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Coffee v. Ryan-Touhill

Court of Appeals of Arizona, First Division

June 20, 2019

JOSHUA M. COFFEE, Petitioner,

          Petition for Special Action from the Superior Court in Maricopa County No. FC2008-050057 The Honorable Jennifer C. Ryan-Touhill, Judge.

          The Murray Law Offices, PC, Scottsdale By Stanley D. Murray Counsel for Petitioner

          Schill Law Group, Phoenix By Melanie G. Gable Counsel for Real Party in Interest

          Judge David D. Weinzweig delivered the opinion of the Court, in which Presiding Judge Kenton D. Jones and Judge Peter B. Swann joined.



         ¶1 At issue here is whether parties may remove a trial judge under Arizona Rule of Civil Procedure ("Rule") 42.1(e) if they secure a new evidentiary hearing from the appellate court in a special action and they have not previously exercised their right to a change of judge.

         ¶2 This is the second of two consecutive petitions for special action in this matter. In the first, Coffee v. Ryan-Touhill ("Coffee I"), No. 1 CA-SA 18-0217, 2018 WL 5117110 (Ariz. App. Oct. 18, 2018), Joshua M. Coffee ("Father") moved for special action relief from the superior court's order that his minor son ("Son") immediately move from Arizona to Kansas and live with Jennifer Leigh Appling ("Mother"). A different panel of this court accepted jurisdiction and concluded the superior court had deprived Father of due process. This court ordered the superior court to conduct a second evidentiary hearing at which Father receives due process, and then revisit its decision to relocate the child based on a developed record. The superior court was also ordered to consider Mother's request for modified child support and Father's counter-petition to modify legal decision-making.

         ¶3 This second special action followed after Father unsuccessfully moved to change the trial judge before the second evidentiary hearing under Rule 42.1(e). The superior court determined that Rule 42.1(e) did not apply because Coffee I did not reverse the court's relocation decision or require it to conduct a new trial. We accept jurisdiction and grant relief because Father's right to change the trial judge was renewed under Rule 42.1(e) after Coffee I granted relief requiring a new evidentiary hearing and decision.[1]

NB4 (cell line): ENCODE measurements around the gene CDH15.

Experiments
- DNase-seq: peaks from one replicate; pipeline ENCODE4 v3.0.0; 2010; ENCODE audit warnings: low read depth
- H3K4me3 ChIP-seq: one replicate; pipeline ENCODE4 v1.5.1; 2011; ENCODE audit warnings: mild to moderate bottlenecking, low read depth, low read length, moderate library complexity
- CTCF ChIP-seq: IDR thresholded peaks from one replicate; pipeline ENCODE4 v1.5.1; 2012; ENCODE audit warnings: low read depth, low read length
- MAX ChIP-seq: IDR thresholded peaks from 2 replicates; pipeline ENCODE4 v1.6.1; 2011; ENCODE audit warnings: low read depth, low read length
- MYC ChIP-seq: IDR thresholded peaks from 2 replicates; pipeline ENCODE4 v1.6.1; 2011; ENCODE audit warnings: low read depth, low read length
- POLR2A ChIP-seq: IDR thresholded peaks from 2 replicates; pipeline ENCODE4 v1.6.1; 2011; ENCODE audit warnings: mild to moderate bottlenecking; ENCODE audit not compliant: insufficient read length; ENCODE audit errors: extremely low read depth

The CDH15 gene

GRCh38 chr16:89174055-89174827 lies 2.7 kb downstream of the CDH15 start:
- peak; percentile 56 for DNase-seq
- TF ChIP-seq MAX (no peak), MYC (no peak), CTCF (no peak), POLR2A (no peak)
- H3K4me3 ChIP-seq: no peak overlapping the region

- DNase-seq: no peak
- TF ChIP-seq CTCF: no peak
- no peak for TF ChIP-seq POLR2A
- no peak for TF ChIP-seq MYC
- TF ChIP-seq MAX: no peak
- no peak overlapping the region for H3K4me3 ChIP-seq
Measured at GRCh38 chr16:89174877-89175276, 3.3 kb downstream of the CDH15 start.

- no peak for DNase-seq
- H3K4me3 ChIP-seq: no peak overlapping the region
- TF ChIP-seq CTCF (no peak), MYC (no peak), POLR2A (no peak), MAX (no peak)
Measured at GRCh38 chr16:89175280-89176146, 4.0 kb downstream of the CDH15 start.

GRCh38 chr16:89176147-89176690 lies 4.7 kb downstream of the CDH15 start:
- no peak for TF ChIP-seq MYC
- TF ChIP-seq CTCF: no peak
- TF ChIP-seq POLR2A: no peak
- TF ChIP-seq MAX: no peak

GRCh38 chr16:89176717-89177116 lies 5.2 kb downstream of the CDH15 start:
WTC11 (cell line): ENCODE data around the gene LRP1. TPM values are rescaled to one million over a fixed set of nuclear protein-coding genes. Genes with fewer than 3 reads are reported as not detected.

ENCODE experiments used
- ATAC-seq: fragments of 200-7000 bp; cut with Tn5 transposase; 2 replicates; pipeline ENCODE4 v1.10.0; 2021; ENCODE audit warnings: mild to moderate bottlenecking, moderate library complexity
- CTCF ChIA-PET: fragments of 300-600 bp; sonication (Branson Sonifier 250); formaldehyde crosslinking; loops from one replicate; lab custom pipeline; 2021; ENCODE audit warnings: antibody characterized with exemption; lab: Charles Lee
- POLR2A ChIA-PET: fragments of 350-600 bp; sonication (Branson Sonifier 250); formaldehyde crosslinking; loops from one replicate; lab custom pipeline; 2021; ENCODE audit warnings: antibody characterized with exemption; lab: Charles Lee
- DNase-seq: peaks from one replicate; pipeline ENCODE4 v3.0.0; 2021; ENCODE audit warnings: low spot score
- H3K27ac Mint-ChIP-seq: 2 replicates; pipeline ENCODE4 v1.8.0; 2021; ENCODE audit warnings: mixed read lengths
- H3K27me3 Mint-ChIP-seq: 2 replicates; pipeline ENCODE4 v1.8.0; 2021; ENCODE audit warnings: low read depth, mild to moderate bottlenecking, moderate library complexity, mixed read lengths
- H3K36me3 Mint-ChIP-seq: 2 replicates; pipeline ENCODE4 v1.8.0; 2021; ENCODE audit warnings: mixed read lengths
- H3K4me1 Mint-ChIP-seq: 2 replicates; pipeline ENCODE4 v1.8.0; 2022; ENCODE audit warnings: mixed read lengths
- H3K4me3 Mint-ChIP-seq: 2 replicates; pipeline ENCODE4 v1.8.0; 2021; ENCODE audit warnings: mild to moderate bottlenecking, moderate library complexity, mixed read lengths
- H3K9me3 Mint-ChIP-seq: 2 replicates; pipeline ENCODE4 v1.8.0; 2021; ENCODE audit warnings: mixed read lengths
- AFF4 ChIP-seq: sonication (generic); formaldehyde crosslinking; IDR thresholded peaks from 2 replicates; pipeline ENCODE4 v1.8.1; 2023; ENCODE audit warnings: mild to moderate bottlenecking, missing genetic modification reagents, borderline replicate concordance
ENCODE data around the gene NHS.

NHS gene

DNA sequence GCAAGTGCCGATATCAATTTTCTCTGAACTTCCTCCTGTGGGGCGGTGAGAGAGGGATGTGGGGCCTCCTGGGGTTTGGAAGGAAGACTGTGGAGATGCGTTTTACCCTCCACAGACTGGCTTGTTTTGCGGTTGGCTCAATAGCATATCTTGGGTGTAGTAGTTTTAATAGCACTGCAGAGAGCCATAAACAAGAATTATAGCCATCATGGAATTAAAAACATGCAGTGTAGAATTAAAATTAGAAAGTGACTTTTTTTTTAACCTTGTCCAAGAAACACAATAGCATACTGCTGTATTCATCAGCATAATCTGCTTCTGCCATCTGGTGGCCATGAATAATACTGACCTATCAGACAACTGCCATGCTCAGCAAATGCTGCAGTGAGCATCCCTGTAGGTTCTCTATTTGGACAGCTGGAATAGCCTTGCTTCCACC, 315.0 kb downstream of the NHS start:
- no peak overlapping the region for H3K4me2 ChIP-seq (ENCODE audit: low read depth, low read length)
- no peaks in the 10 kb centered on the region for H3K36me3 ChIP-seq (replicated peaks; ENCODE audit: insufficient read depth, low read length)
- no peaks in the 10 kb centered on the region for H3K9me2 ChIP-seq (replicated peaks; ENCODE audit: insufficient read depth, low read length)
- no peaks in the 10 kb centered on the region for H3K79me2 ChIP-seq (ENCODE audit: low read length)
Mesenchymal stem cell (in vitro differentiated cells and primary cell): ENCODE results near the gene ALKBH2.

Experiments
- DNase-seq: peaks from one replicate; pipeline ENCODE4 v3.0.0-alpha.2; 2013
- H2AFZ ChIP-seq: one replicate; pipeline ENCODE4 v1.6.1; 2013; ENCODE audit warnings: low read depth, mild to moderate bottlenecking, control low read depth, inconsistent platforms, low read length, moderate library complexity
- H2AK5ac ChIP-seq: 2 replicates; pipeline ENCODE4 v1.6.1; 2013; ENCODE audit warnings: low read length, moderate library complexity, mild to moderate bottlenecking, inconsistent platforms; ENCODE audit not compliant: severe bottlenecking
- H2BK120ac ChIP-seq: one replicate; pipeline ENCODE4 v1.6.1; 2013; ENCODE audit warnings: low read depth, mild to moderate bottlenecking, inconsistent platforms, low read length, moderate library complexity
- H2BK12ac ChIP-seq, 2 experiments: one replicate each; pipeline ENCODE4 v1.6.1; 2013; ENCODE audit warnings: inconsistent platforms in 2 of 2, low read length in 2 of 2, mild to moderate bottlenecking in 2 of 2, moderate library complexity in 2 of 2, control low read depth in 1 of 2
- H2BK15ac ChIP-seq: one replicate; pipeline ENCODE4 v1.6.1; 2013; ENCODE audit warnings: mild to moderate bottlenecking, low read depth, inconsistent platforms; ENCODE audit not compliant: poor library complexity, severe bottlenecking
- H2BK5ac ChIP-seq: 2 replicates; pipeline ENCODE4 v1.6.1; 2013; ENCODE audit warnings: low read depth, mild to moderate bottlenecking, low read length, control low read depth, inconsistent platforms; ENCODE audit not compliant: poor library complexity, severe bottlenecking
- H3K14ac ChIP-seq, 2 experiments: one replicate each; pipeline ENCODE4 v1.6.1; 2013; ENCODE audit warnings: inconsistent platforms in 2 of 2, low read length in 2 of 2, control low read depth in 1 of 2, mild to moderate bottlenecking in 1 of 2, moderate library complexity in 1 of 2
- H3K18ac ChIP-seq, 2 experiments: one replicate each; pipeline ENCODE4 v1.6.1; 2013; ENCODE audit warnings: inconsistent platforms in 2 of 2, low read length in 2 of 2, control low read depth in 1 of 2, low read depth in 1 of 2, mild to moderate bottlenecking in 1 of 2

¶4 Mother and Father divorced in 2008 with one minor child, Son. The superior court ordered joint legal decision-making authority over Son in the dissolution decree, but designated Father as the primary residential parent. Mother moved to Kansas in 2010 and the parties stipulated to a long-distance parenting plan. In July and August 2018, Mother filed a petition and emergency motion to modify parenting time and child support based on allegations that Son was engaging in dangerous behavior. Mother requested a "role reversal" in which Son would move from Arizona to Kansas and Mother would become the primary residential parent. Father responded and counter-petitioned.

         ¶5 The court treated Mother's emergency motion as one for temporary orders without notice under Arizona Rule of Family Law Procedure 48, and denied the motion after finding that Mother had not shown irreparable injury, loss or damage. The court set a limited evidentiary "return hearing" or "emergency hearing," at which it would hear testimony, but only from the parties and with no exhibits.

         ¶6 The actual hearing was more expansive than forecast. The trial judge considered and relied on medical notes from the child's therapist in Kansas. The notes had not been disclosed to Father before the hearing, yet the judge questioned him about their contents and relied on his answers in deciding that Son should be relocated to Kansas. At hearing's end, the judge expressed concern about Son's safety in Arizona and doubt about Father's parenting skills before announcing that "[Son] is going to Kansas" based on the court's "risk analysis."

         ¶7 The superior court entered what it described as a "temporary order," stating that "[b]ased on testimony presented," Son "shall reside with Mother in Kansas effective immediately pending further order of the Court." The court did not mention or include any specific findings on the relevant factors for parenting time under A.R.S. § 25-403(A) or child relocation under § 25-408(I). The court did not address Mother's request to modify child support or Father's counter-petition to modify legal decisionmaking. A telephonic follow-up hearing was scheduled.[2]

         ¶8 Five weeks later, Father petitioned this court for special action relief to vacate the superior court's ruling on due process grounds and sought an order for Son's immediate return to Arizona. This court accepted jurisdiction, concluded that Father was denied due process, ruled that the order "cannot stand," determined that "a new hearing [was] required," and thus "direct[ed] the superior court to conduct an evidentiary hearing" within 60 days "that complies with applicable rules and statutes." Coffee I, 2018 WL 5117110, at *1-5, ¶¶ 1, 5, 8, 20, 22. The decision also directed the superior court to address the relevant statutory factors when it ruled on "the pending requests to modify legal decision-making, parenting time, and child support," id. at *5, ¶ 22, which meant revisiting the relocation question, see Berrier v. Rountree,245 Ariz. 604, 606, ΒΆ 8 (App. 2018) (parties "framed the issue as one of parenting time" even though court was "effectively faced with a relocation question"). The court did not ...

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